Now, anyone taking a hunter education or ATV certification course will be reminded of the importance of fences and gates for agriculture, on both private and public land, and how to close them. Chew says the course will probably include a video.

The bill passed both the House and Senate with unanimous support.

HB62 | Big Game Amendments

A bill sponsored by Rep. Casey Snider, R-Paradise, would limit the compensation a landowner can receive from the state if their property is destroyed by wildlife.

The relationship between agriculture and wildlife is the best it’s been in years, says Snider.

But in what lawmakers called a “cleanup bill,” HB62 “is a response to some individuals that have pushed the envelope beyond that scope” of cooperation and fairness between agriculture and wildlife stakeholders.

Snider’s bill would require the state to pay the market price when compensating private property destroyed by wildlife, and only compensate for annual losses.

“If it’s a lamb and it dies, you don’t get to count every lamb it would’ve had, had it become an ewe. If it’s a tree, and it’s eaten, you don’t get to count every peach that tree would’ve grown as you apply for compensation,” Snider said.

The depredation fund the state uses to compensate landowners for property or livestock loss is limited — if it continues to compensate future losses it would result in “almost unbearable” financial consequences, Snider said.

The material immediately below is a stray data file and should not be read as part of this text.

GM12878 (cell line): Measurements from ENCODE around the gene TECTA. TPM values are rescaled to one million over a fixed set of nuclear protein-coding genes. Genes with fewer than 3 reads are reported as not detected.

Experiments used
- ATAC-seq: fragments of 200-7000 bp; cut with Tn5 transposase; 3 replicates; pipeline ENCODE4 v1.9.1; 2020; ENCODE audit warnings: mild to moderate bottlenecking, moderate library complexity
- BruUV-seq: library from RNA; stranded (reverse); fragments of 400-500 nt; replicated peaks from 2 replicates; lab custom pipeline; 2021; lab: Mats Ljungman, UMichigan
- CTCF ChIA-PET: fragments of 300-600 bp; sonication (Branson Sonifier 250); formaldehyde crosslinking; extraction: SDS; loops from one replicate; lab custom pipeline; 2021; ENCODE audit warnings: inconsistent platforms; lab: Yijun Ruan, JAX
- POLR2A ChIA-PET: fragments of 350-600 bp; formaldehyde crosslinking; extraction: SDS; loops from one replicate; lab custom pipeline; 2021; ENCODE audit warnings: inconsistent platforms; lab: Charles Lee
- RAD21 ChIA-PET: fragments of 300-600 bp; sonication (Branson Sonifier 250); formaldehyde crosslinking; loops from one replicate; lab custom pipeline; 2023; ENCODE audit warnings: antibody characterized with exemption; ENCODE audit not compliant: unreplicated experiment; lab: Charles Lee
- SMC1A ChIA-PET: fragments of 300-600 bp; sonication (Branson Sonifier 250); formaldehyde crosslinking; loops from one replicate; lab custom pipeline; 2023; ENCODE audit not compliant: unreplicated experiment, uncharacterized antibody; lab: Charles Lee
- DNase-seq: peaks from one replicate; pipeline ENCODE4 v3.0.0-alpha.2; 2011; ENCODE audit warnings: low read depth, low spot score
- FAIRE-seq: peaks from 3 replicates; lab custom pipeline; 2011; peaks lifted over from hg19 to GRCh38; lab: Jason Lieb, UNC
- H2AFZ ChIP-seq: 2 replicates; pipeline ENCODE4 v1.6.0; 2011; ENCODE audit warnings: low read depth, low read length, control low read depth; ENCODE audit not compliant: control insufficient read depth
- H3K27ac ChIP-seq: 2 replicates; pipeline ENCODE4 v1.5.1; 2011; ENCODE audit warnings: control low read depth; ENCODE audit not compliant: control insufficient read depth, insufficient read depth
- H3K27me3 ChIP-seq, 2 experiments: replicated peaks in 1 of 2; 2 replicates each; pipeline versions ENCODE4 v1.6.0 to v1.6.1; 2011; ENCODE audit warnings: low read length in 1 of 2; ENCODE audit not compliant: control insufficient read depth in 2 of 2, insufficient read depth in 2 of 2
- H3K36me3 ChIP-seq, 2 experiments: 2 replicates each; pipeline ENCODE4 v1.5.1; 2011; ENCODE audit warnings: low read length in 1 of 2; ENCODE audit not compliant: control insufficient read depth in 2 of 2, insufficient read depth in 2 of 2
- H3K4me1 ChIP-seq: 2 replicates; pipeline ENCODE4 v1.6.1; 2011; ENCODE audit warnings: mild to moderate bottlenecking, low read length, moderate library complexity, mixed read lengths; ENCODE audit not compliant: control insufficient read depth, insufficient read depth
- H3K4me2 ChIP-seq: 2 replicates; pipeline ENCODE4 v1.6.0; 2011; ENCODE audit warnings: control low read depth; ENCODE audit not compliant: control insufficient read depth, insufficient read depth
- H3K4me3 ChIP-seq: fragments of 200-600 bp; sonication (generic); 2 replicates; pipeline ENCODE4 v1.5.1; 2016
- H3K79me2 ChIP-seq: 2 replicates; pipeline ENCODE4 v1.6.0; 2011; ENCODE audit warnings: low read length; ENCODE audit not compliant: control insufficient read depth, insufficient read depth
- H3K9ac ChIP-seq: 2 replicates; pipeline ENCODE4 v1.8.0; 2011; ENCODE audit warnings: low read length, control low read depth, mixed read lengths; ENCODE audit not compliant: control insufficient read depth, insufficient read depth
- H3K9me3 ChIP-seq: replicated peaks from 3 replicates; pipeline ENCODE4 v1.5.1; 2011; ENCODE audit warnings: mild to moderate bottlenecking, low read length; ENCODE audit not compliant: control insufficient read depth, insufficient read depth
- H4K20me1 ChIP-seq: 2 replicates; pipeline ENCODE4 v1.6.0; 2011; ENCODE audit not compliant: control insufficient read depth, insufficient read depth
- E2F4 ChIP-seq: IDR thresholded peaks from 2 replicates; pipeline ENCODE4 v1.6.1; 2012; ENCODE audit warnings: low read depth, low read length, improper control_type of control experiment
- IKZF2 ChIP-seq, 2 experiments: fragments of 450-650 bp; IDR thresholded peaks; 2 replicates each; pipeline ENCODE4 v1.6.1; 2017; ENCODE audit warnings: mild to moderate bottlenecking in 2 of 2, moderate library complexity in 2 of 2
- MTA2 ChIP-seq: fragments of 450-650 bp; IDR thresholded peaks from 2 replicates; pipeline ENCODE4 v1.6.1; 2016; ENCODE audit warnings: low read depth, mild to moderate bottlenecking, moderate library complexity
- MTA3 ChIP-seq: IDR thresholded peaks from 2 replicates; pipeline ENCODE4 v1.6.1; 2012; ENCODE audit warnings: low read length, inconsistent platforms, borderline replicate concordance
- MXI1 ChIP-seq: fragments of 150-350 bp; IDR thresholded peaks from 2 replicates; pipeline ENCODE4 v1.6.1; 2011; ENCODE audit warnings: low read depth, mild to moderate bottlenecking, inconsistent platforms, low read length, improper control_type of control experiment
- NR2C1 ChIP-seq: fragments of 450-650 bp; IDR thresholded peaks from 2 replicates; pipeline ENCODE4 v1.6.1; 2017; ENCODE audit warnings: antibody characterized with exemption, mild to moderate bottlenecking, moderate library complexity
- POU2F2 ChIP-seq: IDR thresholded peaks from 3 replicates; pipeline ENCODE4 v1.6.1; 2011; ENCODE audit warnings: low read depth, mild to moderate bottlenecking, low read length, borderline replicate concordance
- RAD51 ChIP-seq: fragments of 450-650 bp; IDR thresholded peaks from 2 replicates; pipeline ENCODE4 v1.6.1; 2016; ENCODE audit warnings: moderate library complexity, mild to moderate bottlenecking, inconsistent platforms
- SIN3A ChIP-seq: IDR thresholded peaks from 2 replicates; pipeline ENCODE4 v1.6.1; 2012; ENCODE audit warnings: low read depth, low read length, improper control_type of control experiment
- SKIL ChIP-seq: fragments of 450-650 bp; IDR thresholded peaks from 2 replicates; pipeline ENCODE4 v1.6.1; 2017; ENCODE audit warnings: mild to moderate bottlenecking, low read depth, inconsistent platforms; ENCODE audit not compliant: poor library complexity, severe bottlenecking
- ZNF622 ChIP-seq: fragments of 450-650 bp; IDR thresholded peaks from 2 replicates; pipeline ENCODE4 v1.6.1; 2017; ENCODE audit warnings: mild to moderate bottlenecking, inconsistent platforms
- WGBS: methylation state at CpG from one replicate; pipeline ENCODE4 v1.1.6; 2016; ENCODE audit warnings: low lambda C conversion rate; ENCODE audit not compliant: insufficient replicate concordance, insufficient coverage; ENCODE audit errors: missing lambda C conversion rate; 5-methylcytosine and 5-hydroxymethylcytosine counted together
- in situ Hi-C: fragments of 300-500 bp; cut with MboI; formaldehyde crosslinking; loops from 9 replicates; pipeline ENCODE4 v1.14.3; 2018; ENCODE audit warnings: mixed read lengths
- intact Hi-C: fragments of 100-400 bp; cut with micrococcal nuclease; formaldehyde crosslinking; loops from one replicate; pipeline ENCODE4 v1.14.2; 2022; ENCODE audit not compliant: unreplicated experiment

“It would bankrupt the state,” he said.

The bill would also clarify the rule that requires the Division of Wildlife to respond to property damage by wildlife within 72 hours. If the division doesn’t respond, the landowner can take matters into their own hands and kill the animal.

In rare instances, Snider said, landowners have contacted the division on a Friday before a long weekend. His bill will extend that 72-hour timeframe during holidays.

HB141 | Target Shooting Regulations

In an attempt to curb wildfire risk, a bill sponsored by Rep. Stephen Whyte, R-Mapleton, would clarify the Division of Wildlife Resources’ ability to close wildlife management areas to target shooting.

The division can now meet with a county sheriff if a property within the sheriff’s jurisdiction is deemed a wildfire threat. Both would have to agree the property is a hazard, and put that agreement in writing. After 14 days, both would be required to review the agreement.

The bill received unanimous support in both the House and Senate.

HB78 | Wildlife Conservation Fund

If you enter an auction at one of the various events this year hosted by Sportsmen for Fish and Wildlife, the Mule Deer Foundation, Rocky Mountain Elk Foundation or others, you might have more clarity on where that money goes.